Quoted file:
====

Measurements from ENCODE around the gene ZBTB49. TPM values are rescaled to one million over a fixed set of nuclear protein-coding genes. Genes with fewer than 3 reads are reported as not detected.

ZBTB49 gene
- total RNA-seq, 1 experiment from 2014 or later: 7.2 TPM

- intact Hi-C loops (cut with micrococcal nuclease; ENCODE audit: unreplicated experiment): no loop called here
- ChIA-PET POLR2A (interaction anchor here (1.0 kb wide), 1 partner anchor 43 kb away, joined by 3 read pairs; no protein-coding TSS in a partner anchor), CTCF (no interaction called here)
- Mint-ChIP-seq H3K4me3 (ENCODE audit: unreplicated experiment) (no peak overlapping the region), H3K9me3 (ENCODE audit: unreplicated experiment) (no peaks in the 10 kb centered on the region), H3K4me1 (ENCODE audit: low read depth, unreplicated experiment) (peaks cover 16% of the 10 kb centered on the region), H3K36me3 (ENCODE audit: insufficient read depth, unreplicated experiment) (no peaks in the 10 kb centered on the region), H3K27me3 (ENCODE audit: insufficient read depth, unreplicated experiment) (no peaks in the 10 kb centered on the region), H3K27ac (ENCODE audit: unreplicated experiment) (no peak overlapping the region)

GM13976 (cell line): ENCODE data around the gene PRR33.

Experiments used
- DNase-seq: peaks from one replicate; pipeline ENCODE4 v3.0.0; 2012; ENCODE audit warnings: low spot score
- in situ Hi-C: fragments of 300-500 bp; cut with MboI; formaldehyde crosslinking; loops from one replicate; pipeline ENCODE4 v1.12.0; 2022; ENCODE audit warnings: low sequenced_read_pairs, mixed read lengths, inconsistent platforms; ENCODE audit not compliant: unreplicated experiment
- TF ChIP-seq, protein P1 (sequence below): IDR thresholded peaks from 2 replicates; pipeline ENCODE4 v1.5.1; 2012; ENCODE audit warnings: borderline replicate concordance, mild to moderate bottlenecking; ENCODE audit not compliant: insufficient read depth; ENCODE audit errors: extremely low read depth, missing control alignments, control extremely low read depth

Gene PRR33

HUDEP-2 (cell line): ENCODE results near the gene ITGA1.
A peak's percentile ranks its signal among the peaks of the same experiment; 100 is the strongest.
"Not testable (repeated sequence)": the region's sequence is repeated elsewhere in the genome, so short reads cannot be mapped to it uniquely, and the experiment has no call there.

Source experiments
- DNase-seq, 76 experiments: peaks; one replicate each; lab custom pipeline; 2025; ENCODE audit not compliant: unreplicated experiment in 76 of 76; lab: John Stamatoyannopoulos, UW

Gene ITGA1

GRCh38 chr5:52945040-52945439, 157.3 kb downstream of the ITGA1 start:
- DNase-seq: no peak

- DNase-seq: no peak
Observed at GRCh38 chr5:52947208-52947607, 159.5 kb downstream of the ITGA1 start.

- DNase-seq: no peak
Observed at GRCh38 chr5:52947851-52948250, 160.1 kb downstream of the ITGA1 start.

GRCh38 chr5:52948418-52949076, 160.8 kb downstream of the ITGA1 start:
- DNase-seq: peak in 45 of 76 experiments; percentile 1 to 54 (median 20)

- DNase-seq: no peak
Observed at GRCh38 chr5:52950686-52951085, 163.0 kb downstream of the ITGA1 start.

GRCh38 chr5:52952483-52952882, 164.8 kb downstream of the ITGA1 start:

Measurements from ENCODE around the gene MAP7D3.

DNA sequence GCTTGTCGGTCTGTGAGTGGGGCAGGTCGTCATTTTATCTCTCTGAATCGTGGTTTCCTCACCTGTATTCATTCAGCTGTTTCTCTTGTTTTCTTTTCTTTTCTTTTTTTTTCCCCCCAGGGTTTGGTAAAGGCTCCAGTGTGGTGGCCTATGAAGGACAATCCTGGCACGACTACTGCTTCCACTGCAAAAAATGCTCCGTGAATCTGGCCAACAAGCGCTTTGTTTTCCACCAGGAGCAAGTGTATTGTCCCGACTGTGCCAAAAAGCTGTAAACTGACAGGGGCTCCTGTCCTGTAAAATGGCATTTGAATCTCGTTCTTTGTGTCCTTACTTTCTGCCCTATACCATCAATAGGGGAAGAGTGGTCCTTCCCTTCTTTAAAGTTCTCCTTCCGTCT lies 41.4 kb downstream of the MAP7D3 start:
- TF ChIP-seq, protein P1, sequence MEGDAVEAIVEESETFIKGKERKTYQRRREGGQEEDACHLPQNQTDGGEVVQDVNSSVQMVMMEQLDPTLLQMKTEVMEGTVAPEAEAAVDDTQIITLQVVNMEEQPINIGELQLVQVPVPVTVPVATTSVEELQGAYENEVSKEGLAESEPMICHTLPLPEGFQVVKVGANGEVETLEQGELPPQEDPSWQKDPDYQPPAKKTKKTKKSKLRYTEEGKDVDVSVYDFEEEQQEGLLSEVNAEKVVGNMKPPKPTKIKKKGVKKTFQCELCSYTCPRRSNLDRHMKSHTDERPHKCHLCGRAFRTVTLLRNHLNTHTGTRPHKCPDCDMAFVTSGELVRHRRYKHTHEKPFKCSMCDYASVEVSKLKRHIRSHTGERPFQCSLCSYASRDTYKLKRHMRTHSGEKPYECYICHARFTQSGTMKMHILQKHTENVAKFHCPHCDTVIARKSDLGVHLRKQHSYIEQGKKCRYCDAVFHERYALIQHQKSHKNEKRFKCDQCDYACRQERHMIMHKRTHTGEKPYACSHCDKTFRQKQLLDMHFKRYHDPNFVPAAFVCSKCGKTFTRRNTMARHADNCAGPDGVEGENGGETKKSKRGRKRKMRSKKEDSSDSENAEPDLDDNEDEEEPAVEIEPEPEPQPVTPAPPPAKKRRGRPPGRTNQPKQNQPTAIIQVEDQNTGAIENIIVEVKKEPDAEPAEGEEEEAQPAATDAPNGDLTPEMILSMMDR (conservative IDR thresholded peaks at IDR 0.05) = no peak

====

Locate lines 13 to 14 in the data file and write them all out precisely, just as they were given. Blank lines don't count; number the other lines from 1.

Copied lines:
HUDEP-2 (cell line): ENCODE results near the gene ITGA1.
A peak's percentile ranks its signal among the peaks of the same experiment; 100 is the strongest.